The principal and crew all had the latest tackle available in the states but couldnít hold a penny to the gadgets and doohickeys that Simon had. One thing they all shared was a fishing chair that doubled as a cot and with a sleeping bag kept you cozy and warm. I preferred to typical American style of setting on my 5 gallon chum bucket all night, this I have learned keeps me awake all night and allows me to hit nibbles while my fishing partners sleep through the better part of the night. The chum does give off some residual heat so it is almost like having a seat warmer so its not too bad. As is typical, the call of nature soon began its song and the local bushes were watered all night long. On one call, Simon got up to visit his bush, the principal jumped up, rummaged in his tackle box and whipped out a toy snake, I think he never leaves home without one. The snake was put in Simons sleeping bag at the bottom. Simon returned from his duties and told us once again what a great bunch of guys we were for inviting him to the great lake full of carp. We all smiled. Simon didnít have a clue that we were all awake on purpose and not just to be sure he returned safely from his trip. As Simon took off his shoes the principal asked him if he had seen any snakes, he was just curious and didnít want to get Simon excited he said. Simon told us that if he had seen a snake he probably would have pooped himself silly instead of just watering a bush. Simon got snuggled into his sleeping bag, that is until his feet touched the snake. Having a snake in his sleeping bag was the furthest thing from Simons mind, and since he was afraid of them you can be he had never actually held one to see what they really felt like. Simon reached into the bottom of his bag to pull this annoyance out. The rubber snake popped out and wiggled in the light of a lantern, Simon wiggled in the light of the lantern. Simon shot out of the sleeping bag and was digging furrows into the ground trying to get traction even before the snake landed on the ground. Roaring around the lake like a bat out of hell, Simon did several laps before he ran out of wind and returned to camp, with a big stick, a really big stick. We told Simon that we had killed the snake and threw it into the lake where a big carp had come up out of the depths and ate it. Simon thanked us for killing the snake and thanked the carp for eating it. Simon carried the big stick with him all night but abandoned it at daybreak. First thing I did was to hide his stick in case he figured out what we had done, it took two of us to lift it into the woods.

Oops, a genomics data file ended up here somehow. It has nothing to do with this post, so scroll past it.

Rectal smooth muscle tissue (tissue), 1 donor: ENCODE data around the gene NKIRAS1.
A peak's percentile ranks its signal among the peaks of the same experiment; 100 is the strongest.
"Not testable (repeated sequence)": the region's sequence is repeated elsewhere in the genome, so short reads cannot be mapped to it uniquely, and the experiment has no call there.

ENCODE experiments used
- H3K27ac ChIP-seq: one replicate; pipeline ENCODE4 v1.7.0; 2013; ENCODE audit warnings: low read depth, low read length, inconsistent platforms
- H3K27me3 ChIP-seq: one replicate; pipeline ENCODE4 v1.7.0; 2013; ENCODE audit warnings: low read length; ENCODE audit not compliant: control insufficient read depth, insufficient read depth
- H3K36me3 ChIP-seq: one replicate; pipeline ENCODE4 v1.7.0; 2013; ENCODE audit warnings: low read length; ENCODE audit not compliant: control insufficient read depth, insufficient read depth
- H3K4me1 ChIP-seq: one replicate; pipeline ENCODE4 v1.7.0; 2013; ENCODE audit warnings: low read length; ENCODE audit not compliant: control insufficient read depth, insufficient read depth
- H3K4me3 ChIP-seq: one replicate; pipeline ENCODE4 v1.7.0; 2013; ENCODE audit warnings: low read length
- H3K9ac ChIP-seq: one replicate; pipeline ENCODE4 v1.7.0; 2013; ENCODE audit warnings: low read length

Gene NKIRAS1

The next weekend found us all at the lake again, this time we were considered just a part of the mob so we had to take whatever swim we could. As it turned out Simon got the end swim, not a good swim to have if you have a thing about snakes. Simon showed up with a genuine snake catchers stick, he said if he saw any snakes this weekend he was going to catch them and kill them as he didnít want to go roaring and running all about the lake in the middle of the night. We commented on what a fine and long snake catching stick it was as we set up for the night. Simon thanked us for not poking fun at him running away from a little snake in the middle of the night, we told him it was ok and not to worry about it, he was a Brit and a city boy and couldnít be expected to know anything about snakes. It was the Old Mans turn tonight. He had an new snake that had a bright orange belly and while Simon was tending to his biological needs the Old Man tossed the snake into Simons landing net and hid it among the folds of the net. We all waited patiently for a run, by a fish and by Simon. Soon the siren of a Delkim bite alarm rang and a fine carp was brought near the bank. Simon jumped up and grabbed his net, always the first to be of help, and he thrust his net into the water awaiting the fish. The Old Man shined his light into the net and onto the snake. Simon saw the snake, let the handle of the net fly and before the handle of the net hit the ground Simon had picked up his snake catching stick. Then he threw the snake catching stick at the snake and took off ripping and roaring around the lake. This time he went around the lake two more times than on the first snake sighting. Once again we told Simon that we had killed the snake for him, stomped on the remains and threw them out into the lake. Simon thanked us again and said he was almost ashamed of his behavior. We told him not to worry, none of us was perfect and if any of us was a city boy we would probably act the same way. We didnít want to loose Simon, if the fishing became slow we could always chase him around the lake for fun.